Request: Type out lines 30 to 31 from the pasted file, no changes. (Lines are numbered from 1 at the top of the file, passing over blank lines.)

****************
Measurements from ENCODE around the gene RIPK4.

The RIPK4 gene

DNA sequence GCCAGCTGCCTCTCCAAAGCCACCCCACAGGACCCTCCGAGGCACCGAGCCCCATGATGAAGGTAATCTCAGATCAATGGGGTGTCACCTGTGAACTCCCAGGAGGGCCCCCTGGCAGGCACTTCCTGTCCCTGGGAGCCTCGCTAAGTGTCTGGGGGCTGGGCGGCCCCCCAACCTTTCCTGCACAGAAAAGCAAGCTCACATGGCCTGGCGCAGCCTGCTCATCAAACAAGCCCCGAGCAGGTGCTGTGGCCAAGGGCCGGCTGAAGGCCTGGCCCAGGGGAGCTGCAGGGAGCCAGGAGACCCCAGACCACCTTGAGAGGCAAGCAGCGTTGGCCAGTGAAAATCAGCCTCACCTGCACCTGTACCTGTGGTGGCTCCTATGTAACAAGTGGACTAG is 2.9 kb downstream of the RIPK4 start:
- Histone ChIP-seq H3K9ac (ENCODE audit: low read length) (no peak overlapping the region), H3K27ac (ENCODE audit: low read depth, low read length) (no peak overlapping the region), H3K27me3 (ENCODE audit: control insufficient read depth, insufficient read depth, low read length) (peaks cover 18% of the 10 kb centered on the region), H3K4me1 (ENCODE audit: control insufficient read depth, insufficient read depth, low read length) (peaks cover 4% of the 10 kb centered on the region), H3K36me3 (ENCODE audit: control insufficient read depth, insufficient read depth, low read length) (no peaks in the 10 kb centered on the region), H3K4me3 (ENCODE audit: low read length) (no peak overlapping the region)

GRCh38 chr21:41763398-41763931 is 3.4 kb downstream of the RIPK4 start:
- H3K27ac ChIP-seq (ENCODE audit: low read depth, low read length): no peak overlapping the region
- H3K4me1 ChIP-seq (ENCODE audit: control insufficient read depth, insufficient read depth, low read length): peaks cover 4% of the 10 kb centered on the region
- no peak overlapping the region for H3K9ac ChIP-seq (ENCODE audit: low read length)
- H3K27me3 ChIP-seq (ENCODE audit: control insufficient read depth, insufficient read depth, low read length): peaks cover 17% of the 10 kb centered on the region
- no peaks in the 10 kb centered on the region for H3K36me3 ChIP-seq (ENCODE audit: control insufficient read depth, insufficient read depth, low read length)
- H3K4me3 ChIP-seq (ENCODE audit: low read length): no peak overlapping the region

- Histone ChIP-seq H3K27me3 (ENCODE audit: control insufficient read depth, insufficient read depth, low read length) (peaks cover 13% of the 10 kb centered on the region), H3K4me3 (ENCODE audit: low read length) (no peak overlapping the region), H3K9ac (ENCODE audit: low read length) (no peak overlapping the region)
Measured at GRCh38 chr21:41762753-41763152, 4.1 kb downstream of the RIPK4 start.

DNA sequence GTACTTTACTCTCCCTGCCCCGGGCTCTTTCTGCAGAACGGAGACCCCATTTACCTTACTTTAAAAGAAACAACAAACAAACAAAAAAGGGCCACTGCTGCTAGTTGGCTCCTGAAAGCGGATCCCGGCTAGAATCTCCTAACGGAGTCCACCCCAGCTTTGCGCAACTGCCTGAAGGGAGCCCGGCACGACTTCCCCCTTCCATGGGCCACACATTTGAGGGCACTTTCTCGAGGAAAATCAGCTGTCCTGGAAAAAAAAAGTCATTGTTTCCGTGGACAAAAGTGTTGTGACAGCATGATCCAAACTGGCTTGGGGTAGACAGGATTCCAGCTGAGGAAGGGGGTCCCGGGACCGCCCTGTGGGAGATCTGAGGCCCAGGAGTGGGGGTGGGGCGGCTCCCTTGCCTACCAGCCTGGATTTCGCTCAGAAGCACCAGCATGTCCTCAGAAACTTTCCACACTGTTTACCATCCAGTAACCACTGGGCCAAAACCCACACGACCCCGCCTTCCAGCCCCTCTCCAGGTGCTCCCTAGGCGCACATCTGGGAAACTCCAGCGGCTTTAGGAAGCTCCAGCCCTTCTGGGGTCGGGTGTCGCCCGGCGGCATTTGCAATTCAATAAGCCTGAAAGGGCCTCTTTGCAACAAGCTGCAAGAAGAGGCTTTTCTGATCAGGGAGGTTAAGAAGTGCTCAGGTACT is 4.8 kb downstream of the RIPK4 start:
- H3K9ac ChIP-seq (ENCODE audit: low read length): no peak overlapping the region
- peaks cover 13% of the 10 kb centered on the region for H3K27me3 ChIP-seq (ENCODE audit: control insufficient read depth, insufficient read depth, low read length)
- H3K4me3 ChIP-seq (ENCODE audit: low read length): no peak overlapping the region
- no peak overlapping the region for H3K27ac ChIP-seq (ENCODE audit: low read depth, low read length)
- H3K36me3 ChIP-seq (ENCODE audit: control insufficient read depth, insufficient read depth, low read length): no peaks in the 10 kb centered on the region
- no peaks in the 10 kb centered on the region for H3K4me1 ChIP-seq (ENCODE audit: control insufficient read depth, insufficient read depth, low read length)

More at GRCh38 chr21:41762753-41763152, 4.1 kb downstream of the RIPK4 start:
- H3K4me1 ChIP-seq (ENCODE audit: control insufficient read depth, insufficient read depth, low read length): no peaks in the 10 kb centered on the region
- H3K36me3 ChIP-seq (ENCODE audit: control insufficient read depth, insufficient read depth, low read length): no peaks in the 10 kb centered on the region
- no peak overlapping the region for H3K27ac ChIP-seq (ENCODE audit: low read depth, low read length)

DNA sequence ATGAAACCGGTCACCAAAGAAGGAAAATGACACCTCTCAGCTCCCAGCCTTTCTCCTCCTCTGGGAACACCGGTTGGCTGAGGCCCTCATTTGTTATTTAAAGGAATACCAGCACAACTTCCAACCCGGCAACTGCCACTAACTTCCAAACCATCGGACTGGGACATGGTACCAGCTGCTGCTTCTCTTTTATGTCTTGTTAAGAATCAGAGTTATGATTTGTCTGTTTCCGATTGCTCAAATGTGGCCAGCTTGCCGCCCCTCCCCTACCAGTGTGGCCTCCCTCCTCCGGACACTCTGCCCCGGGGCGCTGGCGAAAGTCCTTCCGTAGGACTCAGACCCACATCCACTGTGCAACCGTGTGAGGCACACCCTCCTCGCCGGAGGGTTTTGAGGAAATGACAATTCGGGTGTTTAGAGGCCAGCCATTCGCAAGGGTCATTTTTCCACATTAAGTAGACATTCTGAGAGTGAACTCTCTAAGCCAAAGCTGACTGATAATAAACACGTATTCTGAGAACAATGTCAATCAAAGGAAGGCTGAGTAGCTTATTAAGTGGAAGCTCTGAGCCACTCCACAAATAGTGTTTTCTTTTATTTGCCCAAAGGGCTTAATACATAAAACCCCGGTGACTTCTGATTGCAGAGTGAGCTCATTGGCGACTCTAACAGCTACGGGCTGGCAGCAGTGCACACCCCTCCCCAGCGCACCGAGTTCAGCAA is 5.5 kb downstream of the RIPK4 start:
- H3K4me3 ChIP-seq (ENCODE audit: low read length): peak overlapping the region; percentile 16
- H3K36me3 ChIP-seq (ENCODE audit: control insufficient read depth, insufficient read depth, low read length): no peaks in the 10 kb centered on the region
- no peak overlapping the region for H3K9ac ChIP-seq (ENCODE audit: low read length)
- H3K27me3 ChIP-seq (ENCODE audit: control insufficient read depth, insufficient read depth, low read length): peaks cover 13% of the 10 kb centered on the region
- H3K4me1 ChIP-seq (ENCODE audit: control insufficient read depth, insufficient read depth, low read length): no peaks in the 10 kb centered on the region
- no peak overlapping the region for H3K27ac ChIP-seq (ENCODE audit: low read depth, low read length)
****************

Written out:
- H3K4me1 ChIP-seq (ENCODE audit: control insufficient read depth, insufficient read depth, low read length): no peaks in the 10 kb centered on the region
- no peak overlapping the region for H3K27ac ChIP-seq (ENCODE audit: low read depth, low read length)